Such excuses are more often than not authentic (though they're excuses nonetheless). Outside of cyberspace, the end of the calendar year is such a Gordian knot of loose ends to be tied before singing "Auld Lang Syne", you'd think I had a legitimate job. Even the friends with whom I spend my cherished downtime ceaselessly needle me about how much I have on my plate:
Are you finished moving? When will the record be done? Have those friends come through town yet? Don't you have practice that day? How much more editing? Do you have an outline yet?The good news is that it's by & large under control and I predict more-than-satisfactory results, so I'll be able to survey the past year with some satisfaction (in spite of my initial prognosis).
But I'm not entirely sure I can say the same of this blog. Sure, I've contributed a couple of interesting ideas, and I'd like to think I haven't let genuinely shit writing escape into the public sphere, but this site has been relegated to backburner status since I returned to Tokyo. I still enjoy sparring with anonymous antagonists half a world away, and I'll exploit as many outlets for my various projects as possible, but spewing invective online has been at most the third-most-important thing I've done any given day this year.
My banner year in blogging was 2008, when I lived in Hamburg and during which I was the least engaged with my real-world surroundings that I've ever been. This was as much my fault as anything, though that famous Nordische hospitality didn't fucking help. The point is, though, that the number of words I'd type per month exceeded the number of words I'd speak by a factor of perhaps dozens; I'd interact with as many online personas in a single day as flesh-&-blood humans in a week. I was communicating as often, efficiently, and prolifically as ever - the only difference was that I'd moved from meatspace to the electronic aether.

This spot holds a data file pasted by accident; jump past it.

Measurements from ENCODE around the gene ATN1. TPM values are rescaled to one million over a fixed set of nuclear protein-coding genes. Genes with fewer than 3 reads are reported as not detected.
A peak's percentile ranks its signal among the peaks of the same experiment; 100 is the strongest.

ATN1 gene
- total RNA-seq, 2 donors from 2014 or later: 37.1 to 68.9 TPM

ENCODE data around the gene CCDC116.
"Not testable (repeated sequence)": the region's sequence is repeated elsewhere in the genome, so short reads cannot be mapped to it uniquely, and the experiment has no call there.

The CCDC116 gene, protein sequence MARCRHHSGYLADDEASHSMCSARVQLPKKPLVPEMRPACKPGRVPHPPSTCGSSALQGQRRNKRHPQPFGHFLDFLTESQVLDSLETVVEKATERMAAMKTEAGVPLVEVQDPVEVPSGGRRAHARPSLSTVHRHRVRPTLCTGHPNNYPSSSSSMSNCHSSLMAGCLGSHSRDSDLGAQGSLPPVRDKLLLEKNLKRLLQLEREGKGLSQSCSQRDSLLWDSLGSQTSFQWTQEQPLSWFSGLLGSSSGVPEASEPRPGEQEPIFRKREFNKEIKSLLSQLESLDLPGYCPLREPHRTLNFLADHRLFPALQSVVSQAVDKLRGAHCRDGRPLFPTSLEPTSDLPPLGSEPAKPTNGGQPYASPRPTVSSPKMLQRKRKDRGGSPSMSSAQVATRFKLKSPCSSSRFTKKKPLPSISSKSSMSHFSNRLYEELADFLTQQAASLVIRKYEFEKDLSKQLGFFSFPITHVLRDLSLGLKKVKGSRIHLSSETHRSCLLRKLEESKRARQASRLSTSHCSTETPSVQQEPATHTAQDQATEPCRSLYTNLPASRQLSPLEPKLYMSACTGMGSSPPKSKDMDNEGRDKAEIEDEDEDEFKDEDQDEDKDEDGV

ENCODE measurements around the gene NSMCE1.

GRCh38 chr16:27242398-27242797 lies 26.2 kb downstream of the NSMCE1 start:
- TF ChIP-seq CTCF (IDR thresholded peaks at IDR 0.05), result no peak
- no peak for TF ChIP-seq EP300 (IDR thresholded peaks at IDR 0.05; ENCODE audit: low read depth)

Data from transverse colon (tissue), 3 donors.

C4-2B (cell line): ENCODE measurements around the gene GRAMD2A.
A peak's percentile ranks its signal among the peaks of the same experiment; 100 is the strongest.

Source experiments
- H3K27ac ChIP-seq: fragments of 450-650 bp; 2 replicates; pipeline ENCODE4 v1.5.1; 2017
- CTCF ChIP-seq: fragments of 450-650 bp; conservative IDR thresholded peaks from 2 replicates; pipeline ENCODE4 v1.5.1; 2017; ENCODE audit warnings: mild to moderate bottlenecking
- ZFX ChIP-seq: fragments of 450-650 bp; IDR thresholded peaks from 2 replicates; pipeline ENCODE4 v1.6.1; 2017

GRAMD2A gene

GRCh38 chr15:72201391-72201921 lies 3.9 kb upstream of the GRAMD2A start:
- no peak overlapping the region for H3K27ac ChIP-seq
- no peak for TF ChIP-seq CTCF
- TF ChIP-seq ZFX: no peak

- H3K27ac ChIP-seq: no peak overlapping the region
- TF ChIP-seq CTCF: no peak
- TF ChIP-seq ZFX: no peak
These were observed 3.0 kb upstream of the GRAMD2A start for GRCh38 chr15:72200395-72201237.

Sorry, did I say "the only difference"? Not quite: I was a goddamn wreck. The further I retreated into my online simulacrum, the more corroded my general mental state became. No matter how extensive the e-mails I'd write or receive, it was no substitute for the sizzle & synchronicity of a good conversation. What I needed was some sustained, resonant harmony among fellow human beings. But my contrary attitude towards my environment made it that much more difficult to engage in the kind of casual conviviality I needed. The horrid Catch-22 of any deleterious, addictive behaviour: the greater the need to be healthy, the harder it is to be so on even a minimal level.
The irony is that, now that I'm back amongst the living, everyone seems to be sinking deeper into the quicksand of cyberspace that I had at my most estranged from reality. Had Twitter been described to me a year ago, I'd have said it was destined to be the Pet Rock or Tamagotchi of Web 2.0, the most self-indulgent of attention-sapping trifles - not the fastest growing social tool on the net, and certainly not Time Magazine's "Person of the Year". Similarly, perhaps the greatest indignation I suffered in Germany was that almost none of my friends bothered to maintain even the most cursory contact. But barely a year later, I take for granted that the most meaningful relay of information I can expect from anyone outside of Tokyo is a Facebook status update. Of course, that I accept the new norm doesn't mean I must do so without bitterness.